Microsoft: Office 2003 SP3 Blocks Older Files
Microsoft, which last month outlined the issue in an updated support bulletin and offered a head-scratching workaround, said older Excel, PowerPoint, Word, and Corel Draw file formats are blocked after Office 2003 SP3 is installed.
"By default, these file formats are blocked because they are less secure. They may pose a risk to you," reads the bulletin.
To restore full file access to Office 2003, Microsoft offered users a complex registry modification, along with the following ominous caveat: "Serious problems might occur if you modify the registry incorrectly by using Registry Editor or by using another method. These problems might require that you reinstall the operating system. Microsoft cannot guarantee that these problems can be solved. Modify the registry at your own risk."
Microsoft heralded Office 2003 SP3's arrival last year as "a major evolution in security for Office 2003" that "further hardens the Office suite against potential attacks and other security threats."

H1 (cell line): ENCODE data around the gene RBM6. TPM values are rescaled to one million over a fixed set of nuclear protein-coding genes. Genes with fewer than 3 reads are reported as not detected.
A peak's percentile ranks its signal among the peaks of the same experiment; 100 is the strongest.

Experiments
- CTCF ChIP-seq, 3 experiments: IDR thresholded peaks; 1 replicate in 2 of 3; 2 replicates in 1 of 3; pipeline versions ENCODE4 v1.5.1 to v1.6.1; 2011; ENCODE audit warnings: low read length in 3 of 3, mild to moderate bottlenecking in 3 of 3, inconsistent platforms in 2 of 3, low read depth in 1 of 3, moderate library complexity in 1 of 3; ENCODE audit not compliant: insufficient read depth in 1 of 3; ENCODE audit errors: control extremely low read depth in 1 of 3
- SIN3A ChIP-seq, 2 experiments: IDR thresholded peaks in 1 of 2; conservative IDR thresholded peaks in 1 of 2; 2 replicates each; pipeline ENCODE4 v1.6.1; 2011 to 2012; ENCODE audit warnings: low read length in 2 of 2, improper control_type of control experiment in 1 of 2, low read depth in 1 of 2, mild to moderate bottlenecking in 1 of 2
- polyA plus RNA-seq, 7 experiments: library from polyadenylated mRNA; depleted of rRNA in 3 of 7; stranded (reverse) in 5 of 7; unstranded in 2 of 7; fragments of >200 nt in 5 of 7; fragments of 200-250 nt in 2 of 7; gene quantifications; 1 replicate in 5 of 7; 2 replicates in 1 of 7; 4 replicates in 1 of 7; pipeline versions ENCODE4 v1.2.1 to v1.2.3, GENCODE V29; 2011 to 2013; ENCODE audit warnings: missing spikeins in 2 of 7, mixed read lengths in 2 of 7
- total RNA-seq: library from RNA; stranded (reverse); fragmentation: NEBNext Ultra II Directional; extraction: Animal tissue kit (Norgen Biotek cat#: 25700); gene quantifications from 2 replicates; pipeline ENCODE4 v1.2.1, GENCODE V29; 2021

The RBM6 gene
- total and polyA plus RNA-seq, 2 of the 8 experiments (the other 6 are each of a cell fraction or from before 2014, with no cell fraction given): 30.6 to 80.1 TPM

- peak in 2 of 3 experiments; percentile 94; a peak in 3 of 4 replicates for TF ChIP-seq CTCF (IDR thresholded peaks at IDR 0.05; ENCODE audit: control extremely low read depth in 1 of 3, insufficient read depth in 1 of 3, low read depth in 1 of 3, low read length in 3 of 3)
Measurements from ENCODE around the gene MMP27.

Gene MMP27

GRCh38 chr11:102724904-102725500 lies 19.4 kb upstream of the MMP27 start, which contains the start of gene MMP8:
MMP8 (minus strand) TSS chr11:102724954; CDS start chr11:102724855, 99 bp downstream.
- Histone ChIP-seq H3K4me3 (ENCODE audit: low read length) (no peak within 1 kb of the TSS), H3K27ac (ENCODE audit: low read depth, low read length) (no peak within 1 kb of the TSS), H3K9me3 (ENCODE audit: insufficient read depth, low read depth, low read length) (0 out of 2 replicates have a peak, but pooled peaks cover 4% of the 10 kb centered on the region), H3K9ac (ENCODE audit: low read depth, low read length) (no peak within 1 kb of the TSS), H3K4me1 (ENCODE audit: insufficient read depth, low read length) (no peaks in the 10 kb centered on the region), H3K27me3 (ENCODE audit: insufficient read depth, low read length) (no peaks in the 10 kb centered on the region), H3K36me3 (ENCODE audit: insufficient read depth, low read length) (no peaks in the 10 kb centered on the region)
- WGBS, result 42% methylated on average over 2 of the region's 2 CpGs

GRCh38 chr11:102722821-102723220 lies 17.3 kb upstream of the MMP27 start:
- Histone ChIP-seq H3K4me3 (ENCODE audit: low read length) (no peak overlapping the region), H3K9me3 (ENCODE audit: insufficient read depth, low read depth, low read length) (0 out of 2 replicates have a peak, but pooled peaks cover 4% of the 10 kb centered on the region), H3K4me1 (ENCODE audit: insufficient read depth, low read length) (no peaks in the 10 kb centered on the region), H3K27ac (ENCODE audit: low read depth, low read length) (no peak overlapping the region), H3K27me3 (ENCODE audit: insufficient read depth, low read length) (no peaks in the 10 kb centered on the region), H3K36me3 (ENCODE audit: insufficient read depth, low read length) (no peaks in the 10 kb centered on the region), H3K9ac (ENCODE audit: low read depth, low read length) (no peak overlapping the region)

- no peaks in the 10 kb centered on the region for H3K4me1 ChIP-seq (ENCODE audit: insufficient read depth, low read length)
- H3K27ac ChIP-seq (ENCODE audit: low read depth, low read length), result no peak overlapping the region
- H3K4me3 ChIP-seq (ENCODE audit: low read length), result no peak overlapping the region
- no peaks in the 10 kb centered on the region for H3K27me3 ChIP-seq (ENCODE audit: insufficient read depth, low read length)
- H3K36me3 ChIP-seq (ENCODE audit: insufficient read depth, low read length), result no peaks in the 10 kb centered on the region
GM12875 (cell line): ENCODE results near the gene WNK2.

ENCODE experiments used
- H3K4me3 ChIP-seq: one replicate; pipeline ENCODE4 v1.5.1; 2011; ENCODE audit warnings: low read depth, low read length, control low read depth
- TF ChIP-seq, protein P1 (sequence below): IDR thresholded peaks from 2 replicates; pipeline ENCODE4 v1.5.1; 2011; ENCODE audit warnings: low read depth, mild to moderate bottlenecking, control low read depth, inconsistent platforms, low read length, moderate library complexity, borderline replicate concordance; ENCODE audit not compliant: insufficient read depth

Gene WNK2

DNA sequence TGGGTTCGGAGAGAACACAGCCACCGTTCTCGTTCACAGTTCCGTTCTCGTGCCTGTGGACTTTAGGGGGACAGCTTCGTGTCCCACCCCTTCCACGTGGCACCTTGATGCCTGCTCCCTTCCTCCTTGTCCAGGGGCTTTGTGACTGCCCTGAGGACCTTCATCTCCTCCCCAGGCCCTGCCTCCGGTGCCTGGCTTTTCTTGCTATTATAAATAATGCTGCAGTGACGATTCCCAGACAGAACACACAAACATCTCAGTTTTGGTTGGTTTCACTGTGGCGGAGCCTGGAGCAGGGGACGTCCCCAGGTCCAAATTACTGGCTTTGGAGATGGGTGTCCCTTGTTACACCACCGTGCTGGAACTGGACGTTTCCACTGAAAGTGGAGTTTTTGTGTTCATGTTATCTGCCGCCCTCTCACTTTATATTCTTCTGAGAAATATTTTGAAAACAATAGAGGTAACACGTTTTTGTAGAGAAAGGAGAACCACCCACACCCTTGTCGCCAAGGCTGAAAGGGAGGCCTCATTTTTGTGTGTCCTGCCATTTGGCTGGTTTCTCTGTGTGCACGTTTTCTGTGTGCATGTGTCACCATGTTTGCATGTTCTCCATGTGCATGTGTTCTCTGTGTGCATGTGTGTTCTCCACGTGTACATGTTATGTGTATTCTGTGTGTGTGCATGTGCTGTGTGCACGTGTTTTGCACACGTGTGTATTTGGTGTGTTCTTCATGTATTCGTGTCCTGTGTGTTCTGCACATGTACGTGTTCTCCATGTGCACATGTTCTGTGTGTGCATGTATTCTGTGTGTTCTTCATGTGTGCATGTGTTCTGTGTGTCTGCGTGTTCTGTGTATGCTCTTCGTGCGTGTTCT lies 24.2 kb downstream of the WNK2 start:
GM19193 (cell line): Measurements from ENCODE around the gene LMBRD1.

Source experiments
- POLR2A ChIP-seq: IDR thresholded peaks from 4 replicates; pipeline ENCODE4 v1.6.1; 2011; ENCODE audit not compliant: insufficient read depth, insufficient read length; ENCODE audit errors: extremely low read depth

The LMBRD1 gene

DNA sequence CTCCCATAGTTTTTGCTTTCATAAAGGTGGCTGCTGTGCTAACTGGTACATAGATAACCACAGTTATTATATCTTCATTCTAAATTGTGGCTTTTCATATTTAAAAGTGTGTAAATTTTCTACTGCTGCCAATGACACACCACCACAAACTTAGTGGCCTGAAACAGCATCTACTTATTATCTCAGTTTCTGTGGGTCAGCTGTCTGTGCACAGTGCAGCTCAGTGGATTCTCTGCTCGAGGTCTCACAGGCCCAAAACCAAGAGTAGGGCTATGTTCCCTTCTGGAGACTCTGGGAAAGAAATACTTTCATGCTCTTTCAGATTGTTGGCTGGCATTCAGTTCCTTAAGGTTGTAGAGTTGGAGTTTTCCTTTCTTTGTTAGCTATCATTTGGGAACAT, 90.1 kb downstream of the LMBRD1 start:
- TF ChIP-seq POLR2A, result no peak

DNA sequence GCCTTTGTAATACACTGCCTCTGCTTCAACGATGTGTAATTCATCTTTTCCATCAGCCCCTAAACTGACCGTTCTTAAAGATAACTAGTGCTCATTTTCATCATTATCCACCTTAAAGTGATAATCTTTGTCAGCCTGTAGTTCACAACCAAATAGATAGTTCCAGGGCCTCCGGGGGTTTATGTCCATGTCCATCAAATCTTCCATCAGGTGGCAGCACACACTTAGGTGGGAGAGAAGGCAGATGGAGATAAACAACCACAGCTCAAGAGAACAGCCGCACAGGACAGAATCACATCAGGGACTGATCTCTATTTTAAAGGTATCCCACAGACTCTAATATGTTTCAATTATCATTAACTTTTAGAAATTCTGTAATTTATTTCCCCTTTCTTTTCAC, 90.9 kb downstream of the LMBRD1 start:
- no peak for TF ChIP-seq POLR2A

Soon afterwards, users began complaining about error messages and being unable to open certain types of files, a situation that was exacerbated by Microsoft's Support team reportedly informing users they'd have to pay $250 to resolve the problem.
However, one Microsoft partner told CMP Channel the problems only affected a small segment of the Office 2003 user base. "The files they disabled were so old that they weren't anything we still commonly see in production," said Tim Barrett, a Microsoft Small Business Specialist in Louisville, Ky.
Several Microsoft partners have been seeing growing interest from customers in exercising downgrade rights, most often to move from Windows Vista to XP, but also to roll back Office 2007 to Office 2003, which is no longer available except through volume licensing.
According to solution providers, the most common reasons customers cite for wanting to downgrade are the major changes Microsoft made to the user interface in Office 2007, known as Office Fluent.